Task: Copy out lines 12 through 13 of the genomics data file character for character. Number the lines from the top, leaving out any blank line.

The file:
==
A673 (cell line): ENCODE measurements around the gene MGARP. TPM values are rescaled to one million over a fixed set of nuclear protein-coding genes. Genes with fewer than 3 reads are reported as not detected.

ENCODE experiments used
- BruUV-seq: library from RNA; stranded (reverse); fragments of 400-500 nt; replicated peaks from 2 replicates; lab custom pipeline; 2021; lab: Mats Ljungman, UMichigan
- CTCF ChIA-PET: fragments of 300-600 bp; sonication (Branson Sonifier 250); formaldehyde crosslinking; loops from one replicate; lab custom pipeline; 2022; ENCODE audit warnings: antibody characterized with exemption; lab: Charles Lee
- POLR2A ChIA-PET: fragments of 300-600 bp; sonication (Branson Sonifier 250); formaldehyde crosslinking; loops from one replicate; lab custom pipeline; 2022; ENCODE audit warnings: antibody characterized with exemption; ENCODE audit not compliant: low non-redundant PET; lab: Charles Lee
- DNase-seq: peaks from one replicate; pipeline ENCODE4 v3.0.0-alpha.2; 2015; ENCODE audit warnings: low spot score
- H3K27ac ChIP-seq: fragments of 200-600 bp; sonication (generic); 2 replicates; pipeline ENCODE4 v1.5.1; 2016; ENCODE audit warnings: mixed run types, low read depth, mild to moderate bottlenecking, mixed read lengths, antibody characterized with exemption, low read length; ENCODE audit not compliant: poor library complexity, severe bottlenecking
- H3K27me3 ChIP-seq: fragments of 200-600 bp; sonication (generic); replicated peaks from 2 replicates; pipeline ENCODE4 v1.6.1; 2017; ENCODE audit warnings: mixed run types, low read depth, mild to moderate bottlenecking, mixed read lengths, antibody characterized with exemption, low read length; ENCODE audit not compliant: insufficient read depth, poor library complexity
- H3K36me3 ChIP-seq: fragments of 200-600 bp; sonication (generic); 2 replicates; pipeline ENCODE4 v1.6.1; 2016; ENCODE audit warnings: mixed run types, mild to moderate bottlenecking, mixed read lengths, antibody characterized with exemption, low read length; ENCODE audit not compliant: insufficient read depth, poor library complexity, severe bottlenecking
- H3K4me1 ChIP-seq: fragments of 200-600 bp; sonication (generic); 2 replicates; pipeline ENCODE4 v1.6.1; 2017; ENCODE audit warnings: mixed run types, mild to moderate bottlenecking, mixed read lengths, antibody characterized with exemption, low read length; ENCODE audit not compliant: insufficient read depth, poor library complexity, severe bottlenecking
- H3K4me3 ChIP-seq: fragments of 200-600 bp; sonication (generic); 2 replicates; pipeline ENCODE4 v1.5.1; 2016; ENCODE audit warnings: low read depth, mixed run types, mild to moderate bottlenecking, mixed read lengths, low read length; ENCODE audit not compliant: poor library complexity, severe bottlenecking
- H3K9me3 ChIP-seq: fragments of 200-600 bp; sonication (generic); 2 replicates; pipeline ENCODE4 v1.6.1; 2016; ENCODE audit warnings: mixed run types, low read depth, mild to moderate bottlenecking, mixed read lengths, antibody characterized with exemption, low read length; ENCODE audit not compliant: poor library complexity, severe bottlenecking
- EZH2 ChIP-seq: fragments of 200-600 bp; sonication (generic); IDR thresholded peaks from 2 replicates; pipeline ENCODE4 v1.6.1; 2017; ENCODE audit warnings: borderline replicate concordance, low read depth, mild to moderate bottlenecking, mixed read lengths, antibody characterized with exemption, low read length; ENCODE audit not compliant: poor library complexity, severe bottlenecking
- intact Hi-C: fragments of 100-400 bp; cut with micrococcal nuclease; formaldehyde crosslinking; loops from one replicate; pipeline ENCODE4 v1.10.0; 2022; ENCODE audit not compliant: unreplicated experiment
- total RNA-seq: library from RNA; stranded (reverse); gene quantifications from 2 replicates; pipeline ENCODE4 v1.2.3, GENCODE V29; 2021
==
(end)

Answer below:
- H3K9me3 ChIP-seq: fragments of 200-600 bp; sonication (generic); 2 replicates; pipeline ENCODE4 v1.6.1; 2016; ENCODE audit warnings: mixed run types, low read depth, mild to moderate bottlenecking, mixed read lengths, antibody characterized with exemption, low read length; ENCODE audit not compliant: poor library complexity, severe bottlenecking
- EZH2 ChIP-seq: fragments of 200-600 bp; sonication (generic); IDR thresholded peaks from 2 replicates; pipeline ENCODE4 v1.6.1; 2017; ENCODE audit warnings: borderline replicate concordance, low read depth, mild to moderate bottlenecking, mixed read lengths, antibody characterized with exemption, low read length; ENCODE audit not compliant: poor library complexity, severe bottlenecking